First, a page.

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While Congress Bickers and Trump Tweets Past the DACA Deadline, the American People are Standing Up to Fight for Dreamers

 

In the wake of yesterday’s DACA deadline, there are two evident truths: Dreamers face an urgent crisis – at the hands of Trump and his GOP – and, across party and state lines, Americans overwhelmingly support a permanent legislative solution for Dreamers.

In a new piece, Time Magazine’s Charlotte Alter profiles Corina Barranco, an Ohio DACA-recipient. Like any high school senior, Barranco is struggling to balance school, college applications, work, and family obligations. But now, like the other 800,000 DACA-recipients, she has an added stresser: “she has to apply for her DACA renewal soon and that she’s not sure if she will get it, and what will happen if she doesn’t. “It feels like boom boom in my chest. I get panicky,” she says over lunch. “If they take away DACA, I won’t be able to work at McDonald’s. Immigration has my records. What if they come to get me?””

Barranco dreams of attending Lorain Community College and becoming a local police officer, but between Congress’ inaction on DACA, scholarship snafus, and legal hoops, the road ahead is unclear:

But the morning after that conversation, [Lorain Community College] administrators called Barranco again, asking for proof of her DACA status. A few days later, they asked for more forms, and asked her to fill out the application through FAFSA. Barranco is scared of using FAFSA, even though it will allow her to get financial aid. “I don’t want to risk myself,” she says. “Maybe the government will think I’m taking their money.”

The March 5 deadline for addressing DACA came and went without a legislative solution. Barranco is no closer to certainty. She was supposed to apply to renew her DACA status in mid-February, but the case worker who was helping her with her application had gotten sick. “I got worried, because we’re wasting time!” she says. “What if I’m too late to reapply again?”

And so life goes on. Her appointment was rescheduled. Congress keeps bickering. Barranco plods forward, one tentative step after another, toward what she hopes will be her American future.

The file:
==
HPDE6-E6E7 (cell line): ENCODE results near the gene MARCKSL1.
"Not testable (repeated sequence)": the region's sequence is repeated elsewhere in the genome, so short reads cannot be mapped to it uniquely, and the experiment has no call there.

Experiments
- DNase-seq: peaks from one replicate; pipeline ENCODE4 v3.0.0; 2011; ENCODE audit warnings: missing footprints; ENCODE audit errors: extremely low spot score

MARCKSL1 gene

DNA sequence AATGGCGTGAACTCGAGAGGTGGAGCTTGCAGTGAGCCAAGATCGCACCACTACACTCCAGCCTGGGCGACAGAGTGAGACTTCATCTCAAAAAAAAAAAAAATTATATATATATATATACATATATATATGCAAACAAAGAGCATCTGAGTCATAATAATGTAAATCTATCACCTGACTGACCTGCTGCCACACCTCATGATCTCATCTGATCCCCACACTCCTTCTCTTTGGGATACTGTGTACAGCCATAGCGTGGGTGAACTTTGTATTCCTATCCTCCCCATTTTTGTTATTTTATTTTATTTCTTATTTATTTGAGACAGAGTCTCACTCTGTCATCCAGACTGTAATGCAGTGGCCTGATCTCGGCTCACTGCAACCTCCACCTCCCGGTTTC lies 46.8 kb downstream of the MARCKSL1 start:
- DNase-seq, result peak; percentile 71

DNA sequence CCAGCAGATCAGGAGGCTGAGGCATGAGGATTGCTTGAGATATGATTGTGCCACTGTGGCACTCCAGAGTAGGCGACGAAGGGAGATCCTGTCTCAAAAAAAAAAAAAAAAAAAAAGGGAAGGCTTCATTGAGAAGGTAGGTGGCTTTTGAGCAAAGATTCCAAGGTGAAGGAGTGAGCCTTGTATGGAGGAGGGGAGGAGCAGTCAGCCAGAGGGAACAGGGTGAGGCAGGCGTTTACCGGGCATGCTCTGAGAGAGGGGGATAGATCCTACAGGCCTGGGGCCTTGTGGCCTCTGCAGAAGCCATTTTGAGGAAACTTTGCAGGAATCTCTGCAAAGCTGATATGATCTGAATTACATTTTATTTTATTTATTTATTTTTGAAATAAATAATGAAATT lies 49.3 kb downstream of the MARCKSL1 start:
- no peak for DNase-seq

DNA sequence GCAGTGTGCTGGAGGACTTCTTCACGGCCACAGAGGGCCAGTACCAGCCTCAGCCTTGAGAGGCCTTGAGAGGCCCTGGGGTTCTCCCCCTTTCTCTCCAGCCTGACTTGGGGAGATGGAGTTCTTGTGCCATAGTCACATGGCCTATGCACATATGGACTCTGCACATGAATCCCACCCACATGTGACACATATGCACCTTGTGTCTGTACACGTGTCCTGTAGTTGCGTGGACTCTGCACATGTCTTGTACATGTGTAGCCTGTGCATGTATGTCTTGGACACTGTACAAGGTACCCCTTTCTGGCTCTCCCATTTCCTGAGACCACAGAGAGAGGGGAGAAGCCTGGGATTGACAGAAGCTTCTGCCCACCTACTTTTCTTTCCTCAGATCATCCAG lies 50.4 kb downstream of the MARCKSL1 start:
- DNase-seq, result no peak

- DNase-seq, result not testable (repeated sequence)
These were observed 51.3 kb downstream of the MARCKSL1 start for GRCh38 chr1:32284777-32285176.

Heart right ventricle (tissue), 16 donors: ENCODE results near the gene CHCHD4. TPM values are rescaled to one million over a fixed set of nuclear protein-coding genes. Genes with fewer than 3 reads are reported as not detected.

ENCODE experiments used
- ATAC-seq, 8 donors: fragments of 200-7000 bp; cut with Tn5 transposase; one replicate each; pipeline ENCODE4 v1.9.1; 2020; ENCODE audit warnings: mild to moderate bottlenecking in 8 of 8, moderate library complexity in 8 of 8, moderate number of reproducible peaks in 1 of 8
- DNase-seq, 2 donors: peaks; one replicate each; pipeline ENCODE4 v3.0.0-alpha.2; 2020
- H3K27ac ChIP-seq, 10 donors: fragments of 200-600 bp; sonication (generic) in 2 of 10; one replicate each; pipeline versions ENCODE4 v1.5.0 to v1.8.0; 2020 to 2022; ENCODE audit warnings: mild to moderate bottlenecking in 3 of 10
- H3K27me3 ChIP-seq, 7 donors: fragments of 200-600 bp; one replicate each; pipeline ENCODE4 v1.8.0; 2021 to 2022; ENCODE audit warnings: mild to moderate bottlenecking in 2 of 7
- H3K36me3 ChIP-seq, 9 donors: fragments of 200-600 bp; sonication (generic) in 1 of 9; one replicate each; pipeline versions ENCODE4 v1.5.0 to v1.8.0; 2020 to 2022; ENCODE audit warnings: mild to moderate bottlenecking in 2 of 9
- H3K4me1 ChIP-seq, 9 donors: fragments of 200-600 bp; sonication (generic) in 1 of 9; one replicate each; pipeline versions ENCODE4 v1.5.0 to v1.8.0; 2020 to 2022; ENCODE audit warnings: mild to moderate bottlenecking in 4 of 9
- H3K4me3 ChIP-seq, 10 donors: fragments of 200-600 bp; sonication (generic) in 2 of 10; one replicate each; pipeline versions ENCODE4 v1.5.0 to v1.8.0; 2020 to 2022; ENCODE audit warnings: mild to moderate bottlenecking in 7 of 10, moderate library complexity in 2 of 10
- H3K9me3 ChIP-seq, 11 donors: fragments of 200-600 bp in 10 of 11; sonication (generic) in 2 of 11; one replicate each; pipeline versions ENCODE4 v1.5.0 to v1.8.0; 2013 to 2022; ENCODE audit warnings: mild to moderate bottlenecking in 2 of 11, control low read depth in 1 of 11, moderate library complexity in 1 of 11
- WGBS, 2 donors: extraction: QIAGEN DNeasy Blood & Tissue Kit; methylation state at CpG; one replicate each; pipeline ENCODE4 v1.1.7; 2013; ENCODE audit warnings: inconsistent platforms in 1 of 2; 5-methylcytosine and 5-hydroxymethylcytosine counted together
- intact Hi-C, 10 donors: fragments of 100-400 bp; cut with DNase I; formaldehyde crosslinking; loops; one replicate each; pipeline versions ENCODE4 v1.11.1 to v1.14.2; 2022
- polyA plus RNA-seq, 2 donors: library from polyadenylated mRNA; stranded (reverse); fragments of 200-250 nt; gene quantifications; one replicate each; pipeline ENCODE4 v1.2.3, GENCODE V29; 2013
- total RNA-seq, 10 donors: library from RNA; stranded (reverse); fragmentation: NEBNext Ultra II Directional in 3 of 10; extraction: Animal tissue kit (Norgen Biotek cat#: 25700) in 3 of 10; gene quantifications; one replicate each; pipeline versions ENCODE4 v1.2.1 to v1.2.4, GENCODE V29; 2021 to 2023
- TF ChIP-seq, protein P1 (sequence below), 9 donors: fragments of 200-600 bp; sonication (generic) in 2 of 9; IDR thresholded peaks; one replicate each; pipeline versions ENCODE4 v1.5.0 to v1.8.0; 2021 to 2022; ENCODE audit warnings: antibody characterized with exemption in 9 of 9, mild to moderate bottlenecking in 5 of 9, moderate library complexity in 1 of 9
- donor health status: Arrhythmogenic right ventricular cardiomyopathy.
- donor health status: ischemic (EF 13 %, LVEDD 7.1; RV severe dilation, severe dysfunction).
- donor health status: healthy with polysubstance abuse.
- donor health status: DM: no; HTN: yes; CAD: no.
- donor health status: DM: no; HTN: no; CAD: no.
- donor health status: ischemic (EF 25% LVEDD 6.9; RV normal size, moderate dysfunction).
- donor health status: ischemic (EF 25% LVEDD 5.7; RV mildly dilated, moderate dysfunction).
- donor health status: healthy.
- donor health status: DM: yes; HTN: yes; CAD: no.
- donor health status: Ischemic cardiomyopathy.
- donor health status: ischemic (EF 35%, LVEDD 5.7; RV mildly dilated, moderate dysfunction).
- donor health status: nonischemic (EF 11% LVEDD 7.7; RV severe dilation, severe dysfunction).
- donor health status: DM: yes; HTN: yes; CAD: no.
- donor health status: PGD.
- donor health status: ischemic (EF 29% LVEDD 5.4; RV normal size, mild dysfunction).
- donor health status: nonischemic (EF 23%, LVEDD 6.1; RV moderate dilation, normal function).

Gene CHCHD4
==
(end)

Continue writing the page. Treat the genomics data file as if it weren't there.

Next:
Meanwhile, the inaction on Capitol Hill is being met with action nationwide – rallies, marches, sit-ins, and protests in support of Dreamers. America’s Voice Digital Director Van Le published a must-see blog on the activities surrounding yesterday’s deadline:

Thousands of Dreamers and advocates are speaking out in over seventy events around Washington, D.C. and around the nation, making it clear that Congressional inaction is intolerable and that the Dream Act needs to be passed now. As a press release from United We Dream stated:

Teenagers like Daniela who grew up in Texas who immigrated to the United States for life-saving heart surgery and was ready to apply for DACA on September 5th. Arely is a North Carolina teen from El Salvador who like nearly 50,000 other immigrant youth, are losing protections they’ve had under the Temporary Protected Status program which Trump ended. Miguel should be protected by DACA yet was profiled and locked in a detention camp and Dennis, who today is locked in a detention camp for standing up to a bully at school. All of these young people could be citizens with the Dream Act but instead they are targets.

Events planned for [yesterday] and the week surrounding March 5 include:

  • An act of civil disobedience in the streets of Washington, D.C. where hundreds of advocates will be arrested after sitting down in traffic
  • Takeovers of the offices of members of Congress
  • From PICO National Network: actions outside key Congressional offices in 10 states, including civil disobedience in 5 states
  • A National Catholic Day of Action last week in which 40 Catholic nuns, priests and lay leaders were arrested for practicing nonviolent civil disobedience in the Russell Senate Building Rotunda
  • Action and leadership from #MuslimsforDream calling for the legislative Dream Act
  • Immigrants protesting beefed-up ICE enforcement in six Central Valley-Central Coast communities in California
  • High school walk-outs where immigrant youth are calling for Dream action

According to Juan Escalante, DACA-Recipient and Communications Manager of America’s Voice:

While Congress bickers and Trump tweets, the American people are standing up to fight for Dreamers. A permanent, legislative solution for Dreamers should be a no-brainer. It’s time for Trump and the GOP to stop holding us hostage in pursuit of their white supremacist agenda and pass the Dream Act. While the courts have thankfully provided a temporary reprieve for Dreamers, it’s just that – a temporary limbo. Corina, and the many Dreamers just like us, deserve to graduate high school and pursue their dreams in the country they call home.